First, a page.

MH370 disappeared without a trace five years ago and there are numerous theories as to what happened – one shock theory is that the plane fell victim to cyber-terrorism that took control of the cockpit.
Malaysia Airlines Flight 370 went missing on March 8, 2014, en route from Kuala Lumpur to Beijing with 239 people on board. The families of those on board have been denied closure as the real story as to what happened remains a mystery. However, experts have suggested it could have been machines, not people that were in charge of the plane in its final moments.
Risk Management consultant Dr Sally Leivesley spoke to Channel 5’s 2019 documentary ‘Flight MH370’ about this theory.
She explained that the plane’s computer network could have been accessed and compromised with “malware” so that the controls looked fine, but actually the plane was being taken off course.
Dr Leivesley said: “The core of this theory was that the plane was being managed by machines not people.”
She added: “You can have chips in the avionics that run the cockpit and those chips can have malware.
“The controls look right, but underneath there is another system actually running the plane.”
In this way, the pilots could have been lulled into a false sense of security and not realised anything was amiss until it was too late.
In this scenario, a hijacker could have accessed the aircraft’s network via a mobile phone or USB connection in the flight entertainment system.
Aviation security expert Jim Termini said that while this “seems unlikely”, it is not impossible.
He told Channel 5: “A cyberattack would be a highly sophisticated attack which, at the moment, would seem the most unlikely, but that’s only because we haven’t seen it before.
“The day before 9/11 we would never have imagined that an aircraft would have been used effectively as a cruise missile to attack New York and Washington – but, of course, that happened.”
Mr Termini added that it is “highly likely” that MH370 was hijacked, although there are a number of different ways this could have happened.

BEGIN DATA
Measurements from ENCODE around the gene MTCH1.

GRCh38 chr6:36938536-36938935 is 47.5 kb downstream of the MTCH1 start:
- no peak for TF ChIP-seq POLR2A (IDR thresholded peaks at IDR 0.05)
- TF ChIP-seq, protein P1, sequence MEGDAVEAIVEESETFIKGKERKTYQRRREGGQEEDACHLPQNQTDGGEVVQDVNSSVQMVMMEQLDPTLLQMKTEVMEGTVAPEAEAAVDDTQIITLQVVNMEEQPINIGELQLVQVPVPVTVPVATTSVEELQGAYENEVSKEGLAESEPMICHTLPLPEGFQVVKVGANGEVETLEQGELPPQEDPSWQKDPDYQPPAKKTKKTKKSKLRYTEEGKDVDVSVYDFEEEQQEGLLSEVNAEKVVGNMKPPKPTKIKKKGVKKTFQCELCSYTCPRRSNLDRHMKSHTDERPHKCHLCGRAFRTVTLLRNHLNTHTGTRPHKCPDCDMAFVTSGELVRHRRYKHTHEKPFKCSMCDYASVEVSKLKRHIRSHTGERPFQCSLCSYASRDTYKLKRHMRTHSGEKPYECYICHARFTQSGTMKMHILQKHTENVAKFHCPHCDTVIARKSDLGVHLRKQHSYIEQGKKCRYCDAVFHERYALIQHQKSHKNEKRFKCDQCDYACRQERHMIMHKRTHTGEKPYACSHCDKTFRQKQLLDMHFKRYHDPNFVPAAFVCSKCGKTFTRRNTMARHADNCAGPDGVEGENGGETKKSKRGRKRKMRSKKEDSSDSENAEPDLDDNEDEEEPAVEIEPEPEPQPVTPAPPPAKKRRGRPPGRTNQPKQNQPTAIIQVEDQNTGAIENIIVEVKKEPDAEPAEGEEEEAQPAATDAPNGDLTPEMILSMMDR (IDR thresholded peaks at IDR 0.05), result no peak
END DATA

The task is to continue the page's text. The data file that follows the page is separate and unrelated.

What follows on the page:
The four options he gave were: a crew member, a passenger, a stowaway and an electronic takeover from a ground-based station.
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Dr Leivesley highlighted the fact that there was missing documentation for who had access to MH370 in the hours before take-off.
She suggested that it might have been possible for someone to sneak onto the plane while it was at Kuala Lumpur Airport to launch a cyber attack.
She said: “We know from the Malaysian government reports there was a maintenance activity in February, but in the immediate period before the plane took off we don’t have that history.
“We need to know who had access to the plane.
“Was there an opportunity for someone to get on with a USB stick or in other ways to initiate a cyberattack on the plane so it would never reach its destination?”
If this theory is true, it could mean that many clues the official investigation pieced together to form their theory could be red herrings.
If the malware sent off inaccurate data, for example, that would mean the ‘handshakes’ between MH370 and Inmarsat’s satellite 3F1 – which suggest the plane flew out over the Indian Ocean – may be false.
Aviation expert Jeff Wise has suggested that the hijacker may have laid out a “false trail of bread crumbs” for investigators.
It could also mean that all the investigations into potential perpetrators such as Captain Zaharie Ahmad Shah and co-pilot Fariq Abdul Hamid were useless, as it was the malware that actually hijacked the plane, not a physical person.
However, this is just one of dozens of theories as to what happened to MH370.
Without crucial information from the wreckage and/or black boxes it is very different to work out what exactly happened.